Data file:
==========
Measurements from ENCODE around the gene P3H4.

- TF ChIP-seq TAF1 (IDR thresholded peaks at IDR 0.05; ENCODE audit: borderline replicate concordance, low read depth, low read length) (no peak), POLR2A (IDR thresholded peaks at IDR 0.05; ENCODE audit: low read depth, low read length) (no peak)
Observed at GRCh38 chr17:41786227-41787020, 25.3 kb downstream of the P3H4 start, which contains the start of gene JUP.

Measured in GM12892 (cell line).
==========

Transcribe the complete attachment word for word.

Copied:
Measurements from ENCODE around the gene P3H4.

- TF ChIP-seq TAF1 (IDR thresholded peaks at IDR 0.05; ENCODE audit: borderline replicate concordance, low read depth, low read length) (no peak), POLR2A (IDR thresholded peaks at IDR 0.05; ENCODE audit: low read depth, low read length) (no peak)
Observed at GRCh38 chr17:41786227-41787020, 25.3 kb downstream of the P3H4 start, which contains the start of gene JUP.

Measured in GM12892 (cell line).